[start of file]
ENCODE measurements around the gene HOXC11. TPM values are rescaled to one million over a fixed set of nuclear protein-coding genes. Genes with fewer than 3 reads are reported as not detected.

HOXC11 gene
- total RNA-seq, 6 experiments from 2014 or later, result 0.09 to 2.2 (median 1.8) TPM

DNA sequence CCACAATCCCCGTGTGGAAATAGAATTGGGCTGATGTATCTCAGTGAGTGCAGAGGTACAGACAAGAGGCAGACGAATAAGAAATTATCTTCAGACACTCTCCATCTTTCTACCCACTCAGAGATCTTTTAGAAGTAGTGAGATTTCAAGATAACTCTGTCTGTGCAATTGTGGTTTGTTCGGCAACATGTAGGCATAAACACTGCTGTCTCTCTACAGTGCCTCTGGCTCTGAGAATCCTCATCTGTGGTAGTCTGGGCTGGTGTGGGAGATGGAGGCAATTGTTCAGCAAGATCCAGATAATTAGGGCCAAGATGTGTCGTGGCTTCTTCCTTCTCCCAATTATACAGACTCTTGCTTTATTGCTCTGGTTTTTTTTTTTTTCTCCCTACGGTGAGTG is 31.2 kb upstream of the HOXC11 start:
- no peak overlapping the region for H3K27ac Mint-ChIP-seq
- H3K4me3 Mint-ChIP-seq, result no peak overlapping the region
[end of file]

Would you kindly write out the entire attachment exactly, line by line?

ENCODE measurements around the gene HOXC11. TPM values are rescaled to one million over a fixed set of nuclear protein-coding genes. Genes with fewer than 3 reads are reported as not detected.

HOXC11 gene
- total RNA-seq, 6 experiments from 2014 or later, result 0.09 to 2.2 (median 1.8) TPM

DNA sequence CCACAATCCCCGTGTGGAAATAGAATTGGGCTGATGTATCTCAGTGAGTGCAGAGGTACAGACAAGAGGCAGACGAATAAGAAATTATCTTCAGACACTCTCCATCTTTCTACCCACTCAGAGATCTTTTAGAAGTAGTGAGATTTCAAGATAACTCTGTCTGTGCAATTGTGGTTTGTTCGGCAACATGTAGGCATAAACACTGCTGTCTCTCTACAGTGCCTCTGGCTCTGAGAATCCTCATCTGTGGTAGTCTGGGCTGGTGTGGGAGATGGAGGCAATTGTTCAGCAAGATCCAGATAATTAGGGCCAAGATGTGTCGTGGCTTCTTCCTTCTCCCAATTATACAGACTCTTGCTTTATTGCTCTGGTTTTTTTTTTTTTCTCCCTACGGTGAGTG is 31.2 kb upstream of the HOXC11 start:
- no peak overlapping the region for H3K27ac Mint-ChIP-seq
- H3K4me3 Mint-ChIP-seq, result no peak overlapping the region